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This is a question for the pre war DA experts. Can anyone tell me if a 1938 new service in .38 with a four inch barrel is a common or odd configuration ? Does anyone know a production in this caliber and barrel length ? Or even an estimate. Any information would be much appreciated.

Thank You

John Fugate
 

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I've been under the impression that while the 4-inch was the most common configuration for the .38 Special chambering in the New Service line, the .38 Special chambered New Service wasn't the most common variant. Colonel Charles Askins famously took delivery on a batch of those 4-inch .38 Special New Service revolvers and was said to have personally sighted them all in.

A fellow loan officer at a bank in which I was once employed inherited his father's 4-inch .38 Special New Service. His dad had retired as a Texas Highway patrolman. The revolver had a roll mark on it's back strap. If I remember correctly it was "Texas Public Safety Dept." It was in really fine condition and shot a treat. Neither of us knew much about it at that time or thought it was an oddly large revolver for the .38 Special cartridge. It was just a nice shooting revolver for range trips or plinking sessions out in the country. OOOooo...I'd love to have it now.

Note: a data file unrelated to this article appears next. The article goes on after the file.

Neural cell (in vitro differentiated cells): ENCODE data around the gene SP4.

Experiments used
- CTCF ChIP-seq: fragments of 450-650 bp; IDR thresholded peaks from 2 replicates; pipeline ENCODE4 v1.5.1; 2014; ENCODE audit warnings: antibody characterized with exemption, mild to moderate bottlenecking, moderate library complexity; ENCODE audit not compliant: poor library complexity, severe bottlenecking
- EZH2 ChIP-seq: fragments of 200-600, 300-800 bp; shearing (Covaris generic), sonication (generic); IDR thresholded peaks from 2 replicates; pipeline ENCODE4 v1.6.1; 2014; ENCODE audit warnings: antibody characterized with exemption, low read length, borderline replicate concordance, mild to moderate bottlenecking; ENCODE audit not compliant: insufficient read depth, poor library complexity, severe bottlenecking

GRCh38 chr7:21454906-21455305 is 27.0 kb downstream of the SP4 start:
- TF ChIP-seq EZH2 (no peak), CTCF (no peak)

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I believe you will find that the standard barrel lengths in .38spl were 4" and 6" this does not match the standard lengths of 4.5 5.5 and7.5 for .45s .44s and .38wcf.
 

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The Consummate Collector
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John. I have found that the 5" is the rarest then the 4" with the 6" being the most common. This seems to agree with Colonel Whittington's study as well. When it comes to the .357 the 4" is the rarest and highly collectable as they are seldom encountered. Hope this helps, Cam.
 

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John,

The caliber part of your question can be estimated by also looking at Col. Whittington's monograph. .38 Special was #7 on his rarity list, where #1 (.41 Colt) was rarest, and #12 (.45 Colt) was most common. This list is for commercial models only, so .45 ACP is not the most common (#6 on the commercial list).

Buck
 
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